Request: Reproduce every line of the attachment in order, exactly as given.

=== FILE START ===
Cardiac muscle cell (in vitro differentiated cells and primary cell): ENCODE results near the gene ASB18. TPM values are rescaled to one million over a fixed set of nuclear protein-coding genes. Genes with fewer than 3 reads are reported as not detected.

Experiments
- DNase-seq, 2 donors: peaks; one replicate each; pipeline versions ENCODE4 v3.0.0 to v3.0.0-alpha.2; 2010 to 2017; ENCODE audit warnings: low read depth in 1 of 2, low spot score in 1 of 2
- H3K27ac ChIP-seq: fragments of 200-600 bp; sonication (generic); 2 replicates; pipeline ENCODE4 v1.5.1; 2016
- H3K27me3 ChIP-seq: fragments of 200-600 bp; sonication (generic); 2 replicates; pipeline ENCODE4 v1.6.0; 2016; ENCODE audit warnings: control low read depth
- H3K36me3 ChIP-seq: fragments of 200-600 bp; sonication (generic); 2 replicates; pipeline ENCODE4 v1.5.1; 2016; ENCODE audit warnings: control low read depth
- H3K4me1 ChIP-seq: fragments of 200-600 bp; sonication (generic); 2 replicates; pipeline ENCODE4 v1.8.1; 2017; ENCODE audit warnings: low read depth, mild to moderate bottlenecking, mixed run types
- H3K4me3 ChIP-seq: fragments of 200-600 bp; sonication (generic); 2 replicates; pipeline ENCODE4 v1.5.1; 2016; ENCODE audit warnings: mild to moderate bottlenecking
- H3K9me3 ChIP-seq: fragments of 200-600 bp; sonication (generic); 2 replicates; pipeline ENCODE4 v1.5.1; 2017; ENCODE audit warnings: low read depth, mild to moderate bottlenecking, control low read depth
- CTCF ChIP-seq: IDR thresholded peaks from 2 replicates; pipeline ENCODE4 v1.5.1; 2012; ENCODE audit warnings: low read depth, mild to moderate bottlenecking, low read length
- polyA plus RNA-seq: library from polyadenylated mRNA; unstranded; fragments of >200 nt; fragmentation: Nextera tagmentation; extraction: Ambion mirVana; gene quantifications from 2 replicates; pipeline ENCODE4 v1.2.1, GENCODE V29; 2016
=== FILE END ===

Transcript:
Cardiac muscle cell (in vitro differentiated cells and primary cell): ENCODE results near the gene ASB18. TPM values are rescaled to one million over a fixed set of nuclear protein-coding genes. Genes with fewer than 3 reads are reported as not detected.

Experiments
- DNase-seq, 2 donors: peaks; one replicate each; pipeline versions ENCODE4 v3.0.0 to v3.0.0-alpha.2; 2010 to 2017; ENCODE audit warnings: low read depth in 1 of 2, low spot score in 1 of 2
- H3K27ac ChIP-seq: fragments of 200-600 bp; sonication (generic); 2 replicates; pipeline ENCODE4 v1.5.1; 2016
- H3K27me3 ChIP-seq: fragments of 200-600 bp; sonication (generic); 2 replicates; pipeline ENCODE4 v1.6.0; 2016; ENCODE audit warnings: control low read depth
- H3K36me3 ChIP-seq: fragments of 200-600 bp; sonication (generic); 2 replicates; pipeline ENCODE4 v1.5.1; 2016; ENCODE audit warnings: control low read depth
- H3K4me1 ChIP-seq: fragments of 200-600 bp; sonication (generic); 2 replicates; pipeline ENCODE4 v1.8.1; 2017; ENCODE audit warnings: low read depth, mild to moderate bottlenecking, mixed run types
- H3K4me3 ChIP-seq: fragments of 200-600 bp; sonication (generic); 2 replicates; pipeline ENCODE4 v1.5.1; 2016; ENCODE audit warnings: mild to moderate bottlenecking
- H3K9me3 ChIP-seq: fragments of 200-600 bp; sonication (generic); 2 replicates; pipeline ENCODE4 v1.5.1; 2017; ENCODE audit warnings: low read depth, mild to moderate bottlenecking, control low read depth
- CTCF ChIP-seq: IDR thresholded peaks from 2 replicates; pipeline ENCODE4 v1.5.1; 2012; ENCODE audit warnings: low read depth, mild to moderate bottlenecking, low read length
- polyA plus RNA-seq: library from polyadenylated mRNA; unstranded; fragments of >200 nt; fragmentation: Nextera tagmentation; extraction: Ambion mirVana; gene quantifications from 2 replicates; pipeline ENCODE4 v1.2.1, GENCODE V29; 2016